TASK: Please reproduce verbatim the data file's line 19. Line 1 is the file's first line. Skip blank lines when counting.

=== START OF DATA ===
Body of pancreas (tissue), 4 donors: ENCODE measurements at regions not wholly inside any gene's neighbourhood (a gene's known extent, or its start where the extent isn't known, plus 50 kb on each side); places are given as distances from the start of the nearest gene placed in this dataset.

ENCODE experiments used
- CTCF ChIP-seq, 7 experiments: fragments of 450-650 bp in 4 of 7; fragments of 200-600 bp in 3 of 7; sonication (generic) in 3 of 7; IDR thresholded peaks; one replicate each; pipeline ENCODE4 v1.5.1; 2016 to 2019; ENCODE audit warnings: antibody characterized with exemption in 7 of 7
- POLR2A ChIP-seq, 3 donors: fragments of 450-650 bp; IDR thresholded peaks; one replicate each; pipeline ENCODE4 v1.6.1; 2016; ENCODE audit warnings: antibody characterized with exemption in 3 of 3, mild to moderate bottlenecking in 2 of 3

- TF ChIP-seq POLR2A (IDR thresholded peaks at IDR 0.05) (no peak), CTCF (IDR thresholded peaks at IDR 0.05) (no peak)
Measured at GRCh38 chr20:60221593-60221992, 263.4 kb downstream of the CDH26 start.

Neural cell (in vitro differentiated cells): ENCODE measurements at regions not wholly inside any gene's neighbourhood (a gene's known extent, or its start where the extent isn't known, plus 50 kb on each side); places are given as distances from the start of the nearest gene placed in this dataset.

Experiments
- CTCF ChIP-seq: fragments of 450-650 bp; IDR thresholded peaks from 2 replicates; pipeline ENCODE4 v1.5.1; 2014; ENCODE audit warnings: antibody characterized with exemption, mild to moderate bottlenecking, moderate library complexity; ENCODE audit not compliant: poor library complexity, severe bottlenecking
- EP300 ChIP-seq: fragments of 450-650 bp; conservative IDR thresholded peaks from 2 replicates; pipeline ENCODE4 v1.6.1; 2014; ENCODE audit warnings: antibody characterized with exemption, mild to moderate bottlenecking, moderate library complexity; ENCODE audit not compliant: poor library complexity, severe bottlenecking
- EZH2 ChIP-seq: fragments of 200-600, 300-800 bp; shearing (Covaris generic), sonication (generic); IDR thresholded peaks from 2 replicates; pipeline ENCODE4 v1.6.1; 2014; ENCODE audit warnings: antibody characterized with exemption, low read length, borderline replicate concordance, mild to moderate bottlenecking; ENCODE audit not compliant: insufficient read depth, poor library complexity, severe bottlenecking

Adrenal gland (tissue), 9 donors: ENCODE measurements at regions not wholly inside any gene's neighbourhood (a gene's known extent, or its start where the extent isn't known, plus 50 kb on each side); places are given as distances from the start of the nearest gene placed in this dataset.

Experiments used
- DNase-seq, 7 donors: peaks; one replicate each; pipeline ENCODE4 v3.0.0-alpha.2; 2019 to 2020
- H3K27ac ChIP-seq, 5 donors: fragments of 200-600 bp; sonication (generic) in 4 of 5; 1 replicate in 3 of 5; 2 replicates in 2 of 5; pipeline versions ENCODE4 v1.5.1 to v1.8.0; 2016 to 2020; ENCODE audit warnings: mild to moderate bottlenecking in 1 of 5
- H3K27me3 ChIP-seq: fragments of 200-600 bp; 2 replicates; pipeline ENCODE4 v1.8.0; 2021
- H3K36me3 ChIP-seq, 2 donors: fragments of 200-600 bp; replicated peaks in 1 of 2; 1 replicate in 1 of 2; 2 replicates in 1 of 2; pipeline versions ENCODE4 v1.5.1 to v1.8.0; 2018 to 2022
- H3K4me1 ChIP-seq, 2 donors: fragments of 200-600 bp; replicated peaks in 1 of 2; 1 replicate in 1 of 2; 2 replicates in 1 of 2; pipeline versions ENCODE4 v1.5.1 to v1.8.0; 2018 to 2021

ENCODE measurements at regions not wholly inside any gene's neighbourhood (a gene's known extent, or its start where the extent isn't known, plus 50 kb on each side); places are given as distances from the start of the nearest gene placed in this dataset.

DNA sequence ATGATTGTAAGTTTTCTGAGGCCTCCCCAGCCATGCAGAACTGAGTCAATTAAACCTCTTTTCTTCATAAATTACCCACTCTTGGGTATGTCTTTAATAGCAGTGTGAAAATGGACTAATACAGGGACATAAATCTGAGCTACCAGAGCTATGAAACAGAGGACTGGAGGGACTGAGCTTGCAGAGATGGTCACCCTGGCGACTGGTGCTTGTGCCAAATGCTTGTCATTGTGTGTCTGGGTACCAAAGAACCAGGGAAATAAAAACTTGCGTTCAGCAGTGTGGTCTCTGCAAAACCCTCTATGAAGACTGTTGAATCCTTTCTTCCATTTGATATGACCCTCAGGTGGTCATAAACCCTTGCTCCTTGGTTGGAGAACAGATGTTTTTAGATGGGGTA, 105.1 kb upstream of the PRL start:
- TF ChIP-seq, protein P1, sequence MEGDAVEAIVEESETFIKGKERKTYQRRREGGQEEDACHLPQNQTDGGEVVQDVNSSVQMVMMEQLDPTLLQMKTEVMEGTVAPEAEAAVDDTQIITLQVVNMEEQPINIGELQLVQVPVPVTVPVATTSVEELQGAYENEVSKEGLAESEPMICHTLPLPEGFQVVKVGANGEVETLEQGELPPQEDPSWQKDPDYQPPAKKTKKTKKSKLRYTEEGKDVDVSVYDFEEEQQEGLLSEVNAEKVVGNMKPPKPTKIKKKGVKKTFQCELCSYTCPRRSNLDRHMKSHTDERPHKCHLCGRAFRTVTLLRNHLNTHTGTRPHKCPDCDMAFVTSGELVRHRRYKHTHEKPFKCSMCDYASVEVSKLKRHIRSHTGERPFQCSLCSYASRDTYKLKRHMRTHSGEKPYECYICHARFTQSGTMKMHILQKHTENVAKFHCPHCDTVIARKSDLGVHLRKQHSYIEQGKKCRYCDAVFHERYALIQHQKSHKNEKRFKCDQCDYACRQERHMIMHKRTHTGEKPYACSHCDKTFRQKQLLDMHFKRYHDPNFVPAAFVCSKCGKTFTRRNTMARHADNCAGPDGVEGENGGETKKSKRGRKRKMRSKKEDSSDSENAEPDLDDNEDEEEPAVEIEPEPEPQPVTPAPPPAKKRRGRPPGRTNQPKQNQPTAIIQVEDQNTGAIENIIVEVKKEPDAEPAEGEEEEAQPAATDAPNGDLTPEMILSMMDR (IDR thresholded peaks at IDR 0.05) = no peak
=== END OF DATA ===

ENCODE measurements at regions not wholly inside any gene's neighbourhood (a gene's known extent, or its start where the extent isn't known, plus 50 kb on each side); places are given as distances from the start of the nearest gene placed in this dataset.